Yes, the successful writer must do all of these things at the same time. The good news is, it’s the most natural form of storytelling. If you can avoid the grammatical bog of trying to wow English professors with your sentences, then you’re well on your way to getting the reader to turn one page and then the next. If you’re slamming a thesaurus over the reader’s head with every paragraph, a lot of your books will go in the recycling bin, no matter how heavily the publisher promotes them. Not that you shouldn’t occasionally challenge the reader, but most of us work plenty hard enough at our day jobs and the last thing we want is to sweat blood during our leisure time.

One high-profile literary novel got a lot of attention last year mostly due to the fact that the author was fairly young and fresh out of medical school. The book was of the sort that Robert Redford will probably adapt into a vapid movie. Out of curiosity, I read an excerpt that was posted online. The author used a strange third-person omniscient viewpoint that had little consistency.

n the first couple of paragraphs, the main character meets a secondary character and an entire paragraph is devoted to describing the secondary character’s appearance and dress, presumably through the main character’s eyes. Several paragraphs later, the secondary character is mentally describing the main character’s appearance and dress with hardly a speed bump to note the point-of-view transition. The author made much of the secondary character’s mustache, and for the next two pages, which is as far as I cared to read, the fellow could hardly speak without his mustache twitching or curling. We knew the characters’ sartorial and hirsute habits, but didn’t learn a thing about their feelings.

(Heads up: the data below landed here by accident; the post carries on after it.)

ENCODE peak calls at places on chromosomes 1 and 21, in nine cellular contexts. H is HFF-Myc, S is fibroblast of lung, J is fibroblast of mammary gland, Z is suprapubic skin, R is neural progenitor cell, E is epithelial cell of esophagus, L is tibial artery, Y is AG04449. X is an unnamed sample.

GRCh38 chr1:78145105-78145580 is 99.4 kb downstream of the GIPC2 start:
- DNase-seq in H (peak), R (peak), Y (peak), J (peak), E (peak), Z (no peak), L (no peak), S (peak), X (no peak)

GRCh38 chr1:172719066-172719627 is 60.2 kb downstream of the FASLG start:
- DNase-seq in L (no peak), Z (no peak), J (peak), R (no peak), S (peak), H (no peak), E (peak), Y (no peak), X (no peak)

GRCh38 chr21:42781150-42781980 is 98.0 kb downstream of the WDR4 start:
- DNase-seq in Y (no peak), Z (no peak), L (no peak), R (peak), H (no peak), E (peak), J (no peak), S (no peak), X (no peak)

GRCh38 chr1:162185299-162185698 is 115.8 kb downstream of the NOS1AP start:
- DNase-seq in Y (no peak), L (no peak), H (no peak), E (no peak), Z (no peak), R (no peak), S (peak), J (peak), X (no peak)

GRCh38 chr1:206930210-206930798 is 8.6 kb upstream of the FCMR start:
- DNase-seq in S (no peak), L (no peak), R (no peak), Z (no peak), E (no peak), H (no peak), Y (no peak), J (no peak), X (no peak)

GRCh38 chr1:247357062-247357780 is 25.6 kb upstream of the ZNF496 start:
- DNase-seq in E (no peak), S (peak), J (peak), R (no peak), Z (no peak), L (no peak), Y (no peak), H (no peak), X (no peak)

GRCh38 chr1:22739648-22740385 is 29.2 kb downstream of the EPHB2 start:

Okay, I’ll admit I am jealous, because this author is younger, richer, and better looking than I am. He has some talent for stringing words together. But he broke what to me is the most basic rule of all: don’t confuse the reader. I would assume any book receiving a six-figure advance would be carefully edited by an experienced professional. But most editors I know would have rejected this book after that first clumsy transition, which reflects that this celebrated author has not mastered one of the core elements of storytelling. And, as a reader, I rejected it the minute my curiosity was satisfied.

Pick up any popular hack novel, and I need not mention any names, because there are probably several dozen in your immediate vicinity. Open it and read the first page. By the third paragraph, something is happening. Nine times out of ten, it is something important, life and death, love or loss, something that makes you want to know more. Something that makes you—GOTCHA—turn the page.

As writers, we are often tempted to impress other writers with our stylistic genius. Believe me, I’m still enough of an average reader to know that we don’t care about your genius. We want a story, we want it fast, and we want it to teach us something about being human. We don’t care what you mean to New York. All we care about is what your story means to us. The greatest form of genius is that which isn’t noticed. We want a hack, and if you deliver the goods, we’ll keep coming back to gather around your campfire again and again.

And we may even keep the flames roaring with some of those oh-so-smart hardcovers that tried to be the Great American Novel.

(Scott Nicholson is the author of four novels, a story collection, three screenplays, and over 40 short stories. His website at contains news, writing advice, and interviews. Originally published in Writers Journal, Vol. 25, No. 5. Copyright 2004)